Falling into the black hole of Facebook is one of my vices. You see, I have carefully curated the people that I’m connected to. Though I have reached the limit of ‘friends’, many of them I don’t know at all and many others only know ‘online’. Facebook is a business resource for me, but it’s also a place I go to find interesting stuff. I find articles and opinions, marketing and advertising, many of which are stimulating, thoughtful and teach me a lot.
And much of it is, for want of a better word, garbage. It wastes time and energy and is the ultimate distraction. It’s a slippery slope. What starts out as an interesting and important article in your profession can easily end up as the top strangest celebrity outfits, and I say this as someone not at all interested in celebrities or fashion!
Mostly, I manage to pop in and out. Sometimes I get sucked in, swallowed up and spit out exhausted, depressed and incredibly frustrated for all the time and energy wasted.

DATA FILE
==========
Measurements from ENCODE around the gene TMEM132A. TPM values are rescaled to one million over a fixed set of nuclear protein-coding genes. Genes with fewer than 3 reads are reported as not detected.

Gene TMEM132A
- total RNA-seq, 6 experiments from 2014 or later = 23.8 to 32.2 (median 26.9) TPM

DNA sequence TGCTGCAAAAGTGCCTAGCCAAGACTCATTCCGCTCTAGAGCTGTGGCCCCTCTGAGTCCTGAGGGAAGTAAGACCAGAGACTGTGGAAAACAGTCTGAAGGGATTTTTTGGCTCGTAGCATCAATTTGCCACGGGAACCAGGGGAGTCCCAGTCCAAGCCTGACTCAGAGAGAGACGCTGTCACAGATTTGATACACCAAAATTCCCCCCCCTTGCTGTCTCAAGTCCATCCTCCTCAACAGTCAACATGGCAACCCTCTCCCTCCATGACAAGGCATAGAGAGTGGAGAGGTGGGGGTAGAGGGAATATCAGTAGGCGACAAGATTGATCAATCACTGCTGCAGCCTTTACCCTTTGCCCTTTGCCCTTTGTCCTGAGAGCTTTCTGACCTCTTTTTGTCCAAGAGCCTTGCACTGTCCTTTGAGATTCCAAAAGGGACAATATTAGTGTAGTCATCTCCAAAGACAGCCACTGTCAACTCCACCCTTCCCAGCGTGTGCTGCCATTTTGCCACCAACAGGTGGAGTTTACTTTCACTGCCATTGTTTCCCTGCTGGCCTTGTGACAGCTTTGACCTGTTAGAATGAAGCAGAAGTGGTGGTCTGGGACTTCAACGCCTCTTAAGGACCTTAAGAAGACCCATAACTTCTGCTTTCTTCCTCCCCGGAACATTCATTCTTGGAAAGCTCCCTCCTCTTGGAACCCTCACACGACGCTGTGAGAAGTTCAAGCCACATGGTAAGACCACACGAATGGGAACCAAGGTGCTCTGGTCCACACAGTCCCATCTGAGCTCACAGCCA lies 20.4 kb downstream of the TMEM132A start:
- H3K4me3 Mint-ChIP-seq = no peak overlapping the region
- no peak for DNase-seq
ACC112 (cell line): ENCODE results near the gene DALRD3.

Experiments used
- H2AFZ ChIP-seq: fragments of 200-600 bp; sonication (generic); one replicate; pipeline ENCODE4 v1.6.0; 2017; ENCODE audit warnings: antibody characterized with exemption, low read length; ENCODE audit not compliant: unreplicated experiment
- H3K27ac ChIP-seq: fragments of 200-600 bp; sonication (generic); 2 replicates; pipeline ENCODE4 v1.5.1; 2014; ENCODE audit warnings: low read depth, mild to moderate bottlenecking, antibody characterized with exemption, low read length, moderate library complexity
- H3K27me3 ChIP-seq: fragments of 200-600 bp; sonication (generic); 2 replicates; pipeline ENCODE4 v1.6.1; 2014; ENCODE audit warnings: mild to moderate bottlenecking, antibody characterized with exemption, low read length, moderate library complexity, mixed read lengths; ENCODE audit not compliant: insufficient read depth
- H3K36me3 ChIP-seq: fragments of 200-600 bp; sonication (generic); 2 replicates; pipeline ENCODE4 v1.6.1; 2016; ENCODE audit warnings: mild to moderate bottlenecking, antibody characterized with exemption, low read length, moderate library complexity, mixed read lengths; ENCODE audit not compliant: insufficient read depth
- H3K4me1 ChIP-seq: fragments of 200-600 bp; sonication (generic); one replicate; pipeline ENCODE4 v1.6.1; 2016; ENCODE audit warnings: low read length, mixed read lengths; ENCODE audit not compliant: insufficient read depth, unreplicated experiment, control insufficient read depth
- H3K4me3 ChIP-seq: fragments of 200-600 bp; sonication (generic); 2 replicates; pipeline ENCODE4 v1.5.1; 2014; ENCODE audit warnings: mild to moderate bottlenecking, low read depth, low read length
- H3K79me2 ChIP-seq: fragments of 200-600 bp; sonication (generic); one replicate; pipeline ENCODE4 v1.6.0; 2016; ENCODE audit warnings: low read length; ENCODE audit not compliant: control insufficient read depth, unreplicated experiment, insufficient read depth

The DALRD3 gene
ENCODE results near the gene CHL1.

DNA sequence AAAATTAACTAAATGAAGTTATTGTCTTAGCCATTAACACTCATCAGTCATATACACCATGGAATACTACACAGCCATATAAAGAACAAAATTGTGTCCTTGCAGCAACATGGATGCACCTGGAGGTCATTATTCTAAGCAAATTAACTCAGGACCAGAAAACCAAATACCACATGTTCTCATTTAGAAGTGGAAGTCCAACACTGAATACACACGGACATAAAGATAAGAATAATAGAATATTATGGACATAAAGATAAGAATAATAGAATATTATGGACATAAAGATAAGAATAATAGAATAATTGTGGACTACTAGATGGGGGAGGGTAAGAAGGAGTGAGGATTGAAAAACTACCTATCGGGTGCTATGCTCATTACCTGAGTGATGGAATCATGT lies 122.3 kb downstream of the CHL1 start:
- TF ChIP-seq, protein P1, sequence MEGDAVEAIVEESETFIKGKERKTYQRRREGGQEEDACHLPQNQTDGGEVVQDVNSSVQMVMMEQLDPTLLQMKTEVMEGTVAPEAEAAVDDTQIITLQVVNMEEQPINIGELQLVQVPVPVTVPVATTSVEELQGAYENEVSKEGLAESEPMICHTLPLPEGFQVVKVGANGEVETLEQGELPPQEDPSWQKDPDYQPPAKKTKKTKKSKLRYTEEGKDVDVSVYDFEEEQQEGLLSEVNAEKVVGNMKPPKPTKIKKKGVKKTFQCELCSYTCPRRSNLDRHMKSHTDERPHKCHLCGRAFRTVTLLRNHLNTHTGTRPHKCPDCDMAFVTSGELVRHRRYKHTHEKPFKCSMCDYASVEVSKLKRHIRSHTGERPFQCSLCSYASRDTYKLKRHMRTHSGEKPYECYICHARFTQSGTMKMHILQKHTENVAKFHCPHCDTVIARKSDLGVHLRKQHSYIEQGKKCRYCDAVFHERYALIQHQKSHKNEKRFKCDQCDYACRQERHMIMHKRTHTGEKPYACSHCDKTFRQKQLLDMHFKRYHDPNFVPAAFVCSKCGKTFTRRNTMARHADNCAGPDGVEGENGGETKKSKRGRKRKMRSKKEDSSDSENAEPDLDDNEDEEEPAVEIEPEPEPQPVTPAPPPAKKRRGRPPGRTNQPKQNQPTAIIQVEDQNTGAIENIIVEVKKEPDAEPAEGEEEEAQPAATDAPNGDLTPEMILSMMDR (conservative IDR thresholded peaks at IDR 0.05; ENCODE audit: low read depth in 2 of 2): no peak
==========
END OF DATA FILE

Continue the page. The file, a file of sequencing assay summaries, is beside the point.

I say these words carefully.
Exhausted, depressed & incredibly frustrated
– because it’s hard to watch everyone else’s perfect lives and perfect businesses and not feel somehow…less. It’s exhausting to feel that no matter how great your stuff is, it can’t match what’s out there. And very few people post how tired, jaded and run down they feel, so if that’s where you’re at, it’s exhausting to never, ever be able to catch up.
– because we crave information and meaning, something that will make a difference, touch our hearts, make us fee alive – and this DOES NOT happen on Facebook. So the experience is essentially flawed, we simply cannot get what we need from flipping from post to post and we end up feeling like we do after eating fast-food – the taste was pretty good but afterwards you feel bloated, slightly nauseous and still hungry.
– because we don’t have unlimited energy, so instead of going out to meet a friend for real conversation or going for a walk in nature, or reading a good book or meditating – all activities that increase our energy, we have used up our supply for this moment and it feels like an awful waste.
So, give it up?
Well, in truth, I’m probably too addicted for that. And there are some great articles and pick-me-up kinds of news, at times.
An alternative to giving it up?
3 things we can do:
- Make sure we schedule time for the good stuff; connecting in person, nature, meditation, reading real books
- Limit our time online – we say it to our kids or about kids in general, let’s apply it to ourselves.
- Take breaks – I mean big chunks of times, a whole day, a weekend or even a week, with no social media.
What do you say? Are you game?
Share your thoughts here.